When I was fourteen, and I had my first job, somebody named FICA began skimming the top off of my paychecks. This was pretty annoying since I had never even met the guy. At the end of the month, I knew that this FICA bully would come around and shake some change out of my pockets. And I couldn’t run away from him. I knew that the longer and harder I worked, the more FICA would take away.
My friend Zeno’s Tax Paradox is perhaps a more challenging philosophical puzzle. From that day to this, the income tax has struck me not only as unfair but also paradoxical. Let me explain via an analogy. I have a friend named Zeno, and ever since he arrived in this country, he’s been confused about how the American tax system works. You see, last year Zeno made too much money relative to how much was initially confiscated by payroll tax, and so now he owes the IRS an extra $100. Unfortunately, Zeno has already spent everything he made last year, and he is the happy-go-lucky type who only earns enough to cover basic expenses but no more. A few months ago, Zeno decided to get an extra side job so that he could pay off his $100 debt. He worked enough hours to earn $100, but when he got his paycheck for the work, he discovered that it was short a few dollars. Of course, FICA was the culprit. Undeterred, Zeno went back to work just long enough to earn the difference he still owed. But this income was also taxed, and Zeno still didn’t have enough. A third time, Zeno worked for just long enough to pay off this debt, and for a third time, the income was taxed, and he couldn’t pay the rest of his debt. And so it became clear to Zeno that he could never pay his debt to the IRS.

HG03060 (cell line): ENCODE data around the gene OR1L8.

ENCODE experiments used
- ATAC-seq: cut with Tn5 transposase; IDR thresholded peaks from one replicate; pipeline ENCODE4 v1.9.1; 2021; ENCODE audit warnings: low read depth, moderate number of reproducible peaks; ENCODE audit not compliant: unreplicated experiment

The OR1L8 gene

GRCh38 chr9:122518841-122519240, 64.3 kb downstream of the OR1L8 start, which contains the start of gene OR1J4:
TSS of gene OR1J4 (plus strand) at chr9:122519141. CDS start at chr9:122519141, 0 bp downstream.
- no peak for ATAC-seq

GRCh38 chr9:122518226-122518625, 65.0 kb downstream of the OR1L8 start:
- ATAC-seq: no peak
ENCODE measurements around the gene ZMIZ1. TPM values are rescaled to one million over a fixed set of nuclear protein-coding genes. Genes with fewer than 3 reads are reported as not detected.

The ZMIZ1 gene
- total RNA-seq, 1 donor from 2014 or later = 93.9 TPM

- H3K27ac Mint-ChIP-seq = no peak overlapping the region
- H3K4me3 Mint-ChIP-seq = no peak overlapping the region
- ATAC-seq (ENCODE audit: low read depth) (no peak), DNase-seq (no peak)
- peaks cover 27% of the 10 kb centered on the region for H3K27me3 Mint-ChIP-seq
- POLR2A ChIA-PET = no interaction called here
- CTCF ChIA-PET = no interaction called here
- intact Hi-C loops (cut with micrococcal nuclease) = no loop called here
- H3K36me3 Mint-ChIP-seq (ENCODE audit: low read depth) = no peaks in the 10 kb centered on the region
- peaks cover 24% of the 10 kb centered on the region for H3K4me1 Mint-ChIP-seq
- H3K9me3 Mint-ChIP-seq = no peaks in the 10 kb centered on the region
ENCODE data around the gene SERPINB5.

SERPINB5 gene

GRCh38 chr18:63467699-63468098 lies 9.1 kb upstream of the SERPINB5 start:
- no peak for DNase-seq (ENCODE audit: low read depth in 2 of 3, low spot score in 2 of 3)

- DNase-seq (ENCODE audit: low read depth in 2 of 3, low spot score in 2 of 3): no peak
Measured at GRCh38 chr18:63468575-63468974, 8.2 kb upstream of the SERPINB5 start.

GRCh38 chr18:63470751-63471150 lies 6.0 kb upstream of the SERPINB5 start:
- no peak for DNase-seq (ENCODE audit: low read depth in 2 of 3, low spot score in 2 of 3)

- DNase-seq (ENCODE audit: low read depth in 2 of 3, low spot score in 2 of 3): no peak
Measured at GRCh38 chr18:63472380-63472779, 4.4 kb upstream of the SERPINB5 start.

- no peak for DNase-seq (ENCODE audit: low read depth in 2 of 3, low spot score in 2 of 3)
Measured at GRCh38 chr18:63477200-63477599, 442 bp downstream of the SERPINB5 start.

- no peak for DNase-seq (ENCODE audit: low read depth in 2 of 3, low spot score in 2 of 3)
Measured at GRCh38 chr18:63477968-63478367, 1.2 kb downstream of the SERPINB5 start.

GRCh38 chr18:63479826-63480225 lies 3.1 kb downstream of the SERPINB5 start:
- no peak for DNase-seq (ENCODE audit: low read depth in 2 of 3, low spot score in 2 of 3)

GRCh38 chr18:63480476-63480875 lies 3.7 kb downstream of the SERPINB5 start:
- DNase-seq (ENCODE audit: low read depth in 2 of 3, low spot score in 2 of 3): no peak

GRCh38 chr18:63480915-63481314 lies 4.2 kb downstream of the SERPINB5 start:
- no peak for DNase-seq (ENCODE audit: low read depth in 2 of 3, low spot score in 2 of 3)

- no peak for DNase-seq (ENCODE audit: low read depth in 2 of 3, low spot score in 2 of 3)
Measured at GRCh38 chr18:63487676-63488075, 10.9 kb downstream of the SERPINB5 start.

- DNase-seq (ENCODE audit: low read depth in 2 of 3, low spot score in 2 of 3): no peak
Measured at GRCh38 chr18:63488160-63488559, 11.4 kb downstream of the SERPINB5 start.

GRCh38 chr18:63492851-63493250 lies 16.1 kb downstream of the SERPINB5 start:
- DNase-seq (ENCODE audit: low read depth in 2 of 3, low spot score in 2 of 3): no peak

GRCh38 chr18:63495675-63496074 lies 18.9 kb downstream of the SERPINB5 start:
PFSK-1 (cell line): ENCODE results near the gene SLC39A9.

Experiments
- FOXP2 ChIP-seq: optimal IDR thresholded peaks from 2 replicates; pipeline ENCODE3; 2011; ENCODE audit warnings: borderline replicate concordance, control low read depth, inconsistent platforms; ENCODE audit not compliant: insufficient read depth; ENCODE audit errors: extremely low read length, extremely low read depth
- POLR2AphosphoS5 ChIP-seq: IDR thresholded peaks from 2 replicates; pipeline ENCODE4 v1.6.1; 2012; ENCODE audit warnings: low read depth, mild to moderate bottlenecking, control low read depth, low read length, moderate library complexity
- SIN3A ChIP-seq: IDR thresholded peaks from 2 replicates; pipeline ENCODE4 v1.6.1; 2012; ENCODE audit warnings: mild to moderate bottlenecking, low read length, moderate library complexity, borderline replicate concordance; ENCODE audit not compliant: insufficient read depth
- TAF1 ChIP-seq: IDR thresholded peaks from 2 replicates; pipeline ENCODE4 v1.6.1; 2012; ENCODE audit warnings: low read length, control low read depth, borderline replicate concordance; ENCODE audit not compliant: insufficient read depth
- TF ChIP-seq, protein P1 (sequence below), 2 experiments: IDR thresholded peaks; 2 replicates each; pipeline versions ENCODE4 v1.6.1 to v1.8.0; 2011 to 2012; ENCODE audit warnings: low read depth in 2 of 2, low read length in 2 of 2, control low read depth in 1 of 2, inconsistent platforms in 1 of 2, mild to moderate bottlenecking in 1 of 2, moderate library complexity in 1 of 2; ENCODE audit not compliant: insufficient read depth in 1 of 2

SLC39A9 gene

Zeno’s namesake, the ancient Greek philosopher Zeno, also struggled with paradoxes. In the most famous example, Zeno questioned how the swift runner Achilles could ever overtake the Tortoise in a race. Zeno’s paradoxes mostly have to do with distance, time, and motion. He questioned, for example, how one could ever get from A to B, if one first had to reach every intermediate point between A and B. We know from analogous experiences that Achilles can indeed overtake the Tortoise and that a person can indeed start at point A and finish at point B without being caught in an infinite regress of minor steps between the two points. Yet, explaining the errors in Zeno’s paradoxes has always been difficult, even for professional philosophers.
My friend Zeno’s Tax Paradox is perhaps a more challenging philosophical puzzle. “Is it even a paradox?” you might ask. Certainly, Zeno could just decide how much money he wants to earn, and then work a sufficient number of hours such that given whatever tax rate his earnings are subject to, he would end up with the desired amount of cash in his pocket.
But even if Zeno solves his Tax Paradox, he finds that he will still be taxed. Another solution to Zeno’s Tax Paradox is more simple. Zeno could decide that to pay the last remaining dollars of what he owes FICA, he will work “under the table” and make some unreported income mowing lawns. (Granted that he is not subject to Zeno the philosopher’s paradoxes of motion, and he could ever finish mowing the lawn!) But if we assume for the sake of the tax paradox that Zeno must work within the bounds of the law and must, therefore, pay taxes on his earnings, this kind of work goes out the door.
An additional layer of Zeno’s tax paradox arises when we consider that Zeno must always pay taxes on his income, even if he can somehow pay off this primary tax debt. Whereas Achilles either resigns his race or defeats the paradox and overtakes the Tortoise, he at some point comes to a conclusion and is done with the paradox. But even if Zeno solves his Tax Paradox, he finds that he will still be taxed. In other words, in the laws of nature and logic, Achilles can overtake the Tortoise, but in the laws of the state, Zeno can never satisfy his tax burden and get on with things. While Achilles can overtake the Tortoise; Zeno can never get past the bully named FICA. That seems to me to be a real paradox.